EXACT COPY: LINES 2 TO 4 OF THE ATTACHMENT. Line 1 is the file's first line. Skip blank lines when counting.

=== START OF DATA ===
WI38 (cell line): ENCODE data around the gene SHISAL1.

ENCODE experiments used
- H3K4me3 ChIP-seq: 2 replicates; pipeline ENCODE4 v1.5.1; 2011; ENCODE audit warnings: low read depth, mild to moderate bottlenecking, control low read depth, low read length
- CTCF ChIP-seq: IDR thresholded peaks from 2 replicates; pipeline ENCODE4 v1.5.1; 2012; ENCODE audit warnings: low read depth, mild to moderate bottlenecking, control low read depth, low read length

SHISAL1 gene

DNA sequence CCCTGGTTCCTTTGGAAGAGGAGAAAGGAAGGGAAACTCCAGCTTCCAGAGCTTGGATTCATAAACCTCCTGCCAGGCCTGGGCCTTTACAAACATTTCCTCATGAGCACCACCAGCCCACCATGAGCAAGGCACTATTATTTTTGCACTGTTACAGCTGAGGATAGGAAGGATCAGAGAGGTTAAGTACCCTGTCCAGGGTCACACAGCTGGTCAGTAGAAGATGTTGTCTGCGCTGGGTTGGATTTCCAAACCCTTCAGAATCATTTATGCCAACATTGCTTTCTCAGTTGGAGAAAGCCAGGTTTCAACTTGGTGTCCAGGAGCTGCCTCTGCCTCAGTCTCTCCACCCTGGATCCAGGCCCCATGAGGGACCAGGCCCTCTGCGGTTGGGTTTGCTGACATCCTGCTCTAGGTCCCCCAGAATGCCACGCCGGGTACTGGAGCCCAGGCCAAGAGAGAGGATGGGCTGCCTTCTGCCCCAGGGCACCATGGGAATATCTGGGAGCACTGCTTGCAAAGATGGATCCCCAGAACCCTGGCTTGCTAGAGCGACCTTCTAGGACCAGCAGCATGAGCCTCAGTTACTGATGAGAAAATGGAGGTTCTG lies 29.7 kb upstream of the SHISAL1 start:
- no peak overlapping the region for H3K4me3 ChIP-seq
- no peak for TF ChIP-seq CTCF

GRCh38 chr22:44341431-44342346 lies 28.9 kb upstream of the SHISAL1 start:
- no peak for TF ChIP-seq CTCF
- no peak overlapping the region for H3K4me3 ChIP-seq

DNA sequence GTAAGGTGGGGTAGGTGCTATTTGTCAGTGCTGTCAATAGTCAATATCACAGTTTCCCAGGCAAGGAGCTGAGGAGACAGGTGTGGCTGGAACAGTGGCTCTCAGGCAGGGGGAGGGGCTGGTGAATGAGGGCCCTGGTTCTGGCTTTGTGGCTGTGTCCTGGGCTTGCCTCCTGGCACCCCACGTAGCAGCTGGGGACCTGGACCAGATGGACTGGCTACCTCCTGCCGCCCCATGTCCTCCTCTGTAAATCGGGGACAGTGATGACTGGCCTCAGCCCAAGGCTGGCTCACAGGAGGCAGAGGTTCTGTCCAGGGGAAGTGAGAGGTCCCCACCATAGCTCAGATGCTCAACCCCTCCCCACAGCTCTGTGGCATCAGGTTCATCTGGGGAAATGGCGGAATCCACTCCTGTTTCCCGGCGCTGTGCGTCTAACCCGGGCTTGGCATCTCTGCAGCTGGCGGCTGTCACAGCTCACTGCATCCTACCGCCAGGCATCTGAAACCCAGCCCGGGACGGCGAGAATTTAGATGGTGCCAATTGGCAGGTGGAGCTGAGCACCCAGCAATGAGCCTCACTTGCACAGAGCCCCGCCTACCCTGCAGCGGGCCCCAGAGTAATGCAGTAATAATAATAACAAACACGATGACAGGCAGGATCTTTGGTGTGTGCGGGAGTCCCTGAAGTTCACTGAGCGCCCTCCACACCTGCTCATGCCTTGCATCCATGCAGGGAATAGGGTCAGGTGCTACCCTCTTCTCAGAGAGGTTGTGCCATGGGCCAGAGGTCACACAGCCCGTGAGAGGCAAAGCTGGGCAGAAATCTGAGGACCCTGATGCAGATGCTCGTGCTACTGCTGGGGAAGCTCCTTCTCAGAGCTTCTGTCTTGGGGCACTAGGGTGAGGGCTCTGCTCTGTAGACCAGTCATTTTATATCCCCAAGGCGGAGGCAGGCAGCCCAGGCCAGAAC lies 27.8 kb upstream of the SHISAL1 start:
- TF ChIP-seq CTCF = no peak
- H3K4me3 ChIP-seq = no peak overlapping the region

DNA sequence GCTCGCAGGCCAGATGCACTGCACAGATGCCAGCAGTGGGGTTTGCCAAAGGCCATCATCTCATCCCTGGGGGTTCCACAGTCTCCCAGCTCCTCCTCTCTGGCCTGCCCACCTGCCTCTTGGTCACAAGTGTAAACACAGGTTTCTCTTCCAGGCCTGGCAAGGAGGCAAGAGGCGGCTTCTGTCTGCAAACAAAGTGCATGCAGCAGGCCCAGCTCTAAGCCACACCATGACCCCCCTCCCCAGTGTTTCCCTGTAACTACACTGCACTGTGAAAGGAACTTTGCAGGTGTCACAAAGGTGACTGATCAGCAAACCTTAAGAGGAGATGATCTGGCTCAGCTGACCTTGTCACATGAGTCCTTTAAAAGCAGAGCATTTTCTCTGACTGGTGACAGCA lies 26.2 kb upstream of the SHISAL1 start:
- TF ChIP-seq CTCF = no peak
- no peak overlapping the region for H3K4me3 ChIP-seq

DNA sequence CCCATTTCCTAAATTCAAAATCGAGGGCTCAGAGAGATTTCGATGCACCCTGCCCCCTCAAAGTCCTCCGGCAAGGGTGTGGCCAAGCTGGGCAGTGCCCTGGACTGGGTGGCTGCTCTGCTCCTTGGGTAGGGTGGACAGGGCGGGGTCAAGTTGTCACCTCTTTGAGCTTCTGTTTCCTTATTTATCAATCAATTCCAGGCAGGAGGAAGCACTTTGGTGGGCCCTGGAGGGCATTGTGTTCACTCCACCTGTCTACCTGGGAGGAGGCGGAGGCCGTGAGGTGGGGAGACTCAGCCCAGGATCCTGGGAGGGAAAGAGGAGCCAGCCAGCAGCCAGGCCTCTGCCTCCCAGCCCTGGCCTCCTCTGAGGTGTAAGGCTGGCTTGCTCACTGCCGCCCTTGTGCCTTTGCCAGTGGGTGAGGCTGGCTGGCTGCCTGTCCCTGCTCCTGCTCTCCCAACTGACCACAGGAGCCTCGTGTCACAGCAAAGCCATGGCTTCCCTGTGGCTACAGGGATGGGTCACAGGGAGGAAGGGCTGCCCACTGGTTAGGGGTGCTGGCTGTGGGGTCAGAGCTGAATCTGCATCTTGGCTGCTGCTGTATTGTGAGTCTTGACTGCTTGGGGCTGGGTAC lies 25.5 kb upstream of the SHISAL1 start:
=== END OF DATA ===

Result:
ENCODE experiments used
- H3K4me3 ChIP-seq: 2 replicates; pipeline ENCODE4 v1.5.1; 2011; ENCODE audit warnings: low read depth, mild to moderate bottlenecking, control low read depth, low read length
- CTCF ChIP-seq: IDR thresholded peaks from 2 replicates; pipeline ENCODE4 v1.5.1; 2012; ENCODE audit warnings: low read depth, mild to moderate bottlenecking, control low read depth, low read length